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Water Sentenced To Solitary Confinement In Carbon Cage

by Bethany Halford
August 1, 2011 | A version of this story appeared in Volume 89, Issue 31

Credit: Yasujiro Murata
Water trapped in a C60 fullerene
Credit: Yasujiro Murata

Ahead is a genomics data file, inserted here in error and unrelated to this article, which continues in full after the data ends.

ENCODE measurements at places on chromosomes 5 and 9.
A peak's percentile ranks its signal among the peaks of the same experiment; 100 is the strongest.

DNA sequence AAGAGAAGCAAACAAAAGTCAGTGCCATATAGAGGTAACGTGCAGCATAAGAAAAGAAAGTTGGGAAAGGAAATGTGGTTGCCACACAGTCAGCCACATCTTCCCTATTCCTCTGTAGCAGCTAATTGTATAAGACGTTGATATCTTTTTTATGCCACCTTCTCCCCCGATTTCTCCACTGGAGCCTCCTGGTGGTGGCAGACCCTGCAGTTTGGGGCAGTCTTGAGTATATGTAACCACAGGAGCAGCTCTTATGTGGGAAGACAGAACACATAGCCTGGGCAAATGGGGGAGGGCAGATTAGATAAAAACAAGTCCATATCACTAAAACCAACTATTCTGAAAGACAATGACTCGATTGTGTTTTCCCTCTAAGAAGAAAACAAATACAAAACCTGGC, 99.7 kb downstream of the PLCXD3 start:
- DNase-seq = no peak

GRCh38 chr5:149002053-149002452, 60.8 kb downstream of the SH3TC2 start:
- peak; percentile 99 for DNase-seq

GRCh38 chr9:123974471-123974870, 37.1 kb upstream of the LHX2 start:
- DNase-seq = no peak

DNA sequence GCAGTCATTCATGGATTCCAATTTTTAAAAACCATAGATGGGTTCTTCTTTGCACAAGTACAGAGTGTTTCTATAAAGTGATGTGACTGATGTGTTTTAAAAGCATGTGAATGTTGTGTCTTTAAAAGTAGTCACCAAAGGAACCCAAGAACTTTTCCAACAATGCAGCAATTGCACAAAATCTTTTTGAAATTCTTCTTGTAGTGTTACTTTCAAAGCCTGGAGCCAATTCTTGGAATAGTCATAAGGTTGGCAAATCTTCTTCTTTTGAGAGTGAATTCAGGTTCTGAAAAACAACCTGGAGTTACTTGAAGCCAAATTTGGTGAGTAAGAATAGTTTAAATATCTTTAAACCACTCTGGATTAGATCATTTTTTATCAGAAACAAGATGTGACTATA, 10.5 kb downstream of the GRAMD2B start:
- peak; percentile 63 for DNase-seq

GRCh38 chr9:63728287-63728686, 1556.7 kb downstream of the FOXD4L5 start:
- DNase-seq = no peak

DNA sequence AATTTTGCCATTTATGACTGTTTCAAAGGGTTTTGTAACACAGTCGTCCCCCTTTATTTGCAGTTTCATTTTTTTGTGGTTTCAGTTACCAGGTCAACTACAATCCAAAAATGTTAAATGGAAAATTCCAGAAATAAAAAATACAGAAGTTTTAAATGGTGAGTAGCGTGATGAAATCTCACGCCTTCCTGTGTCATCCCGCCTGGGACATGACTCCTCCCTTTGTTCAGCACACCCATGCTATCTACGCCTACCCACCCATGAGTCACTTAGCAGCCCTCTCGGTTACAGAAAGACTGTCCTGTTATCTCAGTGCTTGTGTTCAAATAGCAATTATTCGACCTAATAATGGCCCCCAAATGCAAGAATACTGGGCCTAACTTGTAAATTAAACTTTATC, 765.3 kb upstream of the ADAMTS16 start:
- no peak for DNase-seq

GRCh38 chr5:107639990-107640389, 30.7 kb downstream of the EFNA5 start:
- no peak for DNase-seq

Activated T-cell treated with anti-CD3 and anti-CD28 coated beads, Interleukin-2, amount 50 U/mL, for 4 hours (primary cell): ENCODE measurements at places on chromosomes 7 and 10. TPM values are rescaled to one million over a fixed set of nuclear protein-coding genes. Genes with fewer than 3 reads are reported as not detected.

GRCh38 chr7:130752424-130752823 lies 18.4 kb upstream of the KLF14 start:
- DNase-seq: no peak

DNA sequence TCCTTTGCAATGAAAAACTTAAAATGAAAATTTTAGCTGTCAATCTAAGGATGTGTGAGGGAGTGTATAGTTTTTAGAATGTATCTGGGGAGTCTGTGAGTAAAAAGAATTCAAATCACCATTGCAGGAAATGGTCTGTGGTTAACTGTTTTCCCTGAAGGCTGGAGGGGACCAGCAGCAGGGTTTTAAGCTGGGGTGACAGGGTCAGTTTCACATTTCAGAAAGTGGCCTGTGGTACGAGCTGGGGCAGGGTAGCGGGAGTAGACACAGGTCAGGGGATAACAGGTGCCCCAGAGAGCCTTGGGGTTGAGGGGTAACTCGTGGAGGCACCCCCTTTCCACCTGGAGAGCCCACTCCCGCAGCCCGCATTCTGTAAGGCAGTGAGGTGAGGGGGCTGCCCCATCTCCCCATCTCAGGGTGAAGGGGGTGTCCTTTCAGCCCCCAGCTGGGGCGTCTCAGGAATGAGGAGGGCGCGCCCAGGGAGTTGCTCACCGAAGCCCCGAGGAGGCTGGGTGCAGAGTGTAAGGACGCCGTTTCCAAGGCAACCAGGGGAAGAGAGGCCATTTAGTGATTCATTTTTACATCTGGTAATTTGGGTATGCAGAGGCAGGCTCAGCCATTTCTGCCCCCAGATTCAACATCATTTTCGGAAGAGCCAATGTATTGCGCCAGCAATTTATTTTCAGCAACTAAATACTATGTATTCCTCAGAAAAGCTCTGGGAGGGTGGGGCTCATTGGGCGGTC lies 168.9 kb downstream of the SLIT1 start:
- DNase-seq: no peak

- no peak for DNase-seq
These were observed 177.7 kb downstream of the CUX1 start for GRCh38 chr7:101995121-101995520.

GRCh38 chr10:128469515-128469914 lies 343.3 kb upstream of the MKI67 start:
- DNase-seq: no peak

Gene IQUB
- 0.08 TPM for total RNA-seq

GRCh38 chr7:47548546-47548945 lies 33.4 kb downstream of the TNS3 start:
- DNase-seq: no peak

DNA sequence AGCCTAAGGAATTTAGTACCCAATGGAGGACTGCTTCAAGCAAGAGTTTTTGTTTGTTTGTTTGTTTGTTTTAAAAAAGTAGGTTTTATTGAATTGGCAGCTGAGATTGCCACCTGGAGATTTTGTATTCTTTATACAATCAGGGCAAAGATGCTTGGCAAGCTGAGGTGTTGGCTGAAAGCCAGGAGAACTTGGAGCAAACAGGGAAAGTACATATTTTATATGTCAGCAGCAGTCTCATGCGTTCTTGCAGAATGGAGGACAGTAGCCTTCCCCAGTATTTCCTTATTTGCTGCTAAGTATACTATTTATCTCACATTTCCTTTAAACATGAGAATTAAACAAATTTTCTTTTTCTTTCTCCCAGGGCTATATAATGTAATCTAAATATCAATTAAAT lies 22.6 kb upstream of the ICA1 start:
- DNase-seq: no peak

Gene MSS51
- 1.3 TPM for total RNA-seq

Using chemical synthesis to set and spring a molecular trap, researchers in Japan captured a lone water molecule inside a C60 fullerene cage (Science, DOI: 10.1126/science.1206376). The molecule, H2O@C60 (shown), gives scientists an opportunity to study water in isolation, without the influence of the hydrogen-bonded network in which it usually exists. Kyoto University’s Yasujiro Murata and Kei Kurotobi created H2O@C60 via a “surgical” approach. They took C60 and, through a series of chemical transformations, poked a hole in it large enough to accommodate a water molecule. To lure the polar water molecule into the interior of the hydrophobic cage, they used reactions that generated hydrophilic carbonyl and hydroxyl groups at the rim of the opening. Murata and Kurotobi ultimately ensnared the water molecule by heating the perforated cage with water at 120 °C under 9,000 atm of pressure for 36 hours. They then used chemical synthesis to stitch the fullerene back up. “As the next research step, we need to study the influence of the encapsulated water toward the physical properties and chemical reactivity of the outer C60 cage,” Murata tells C&EN.


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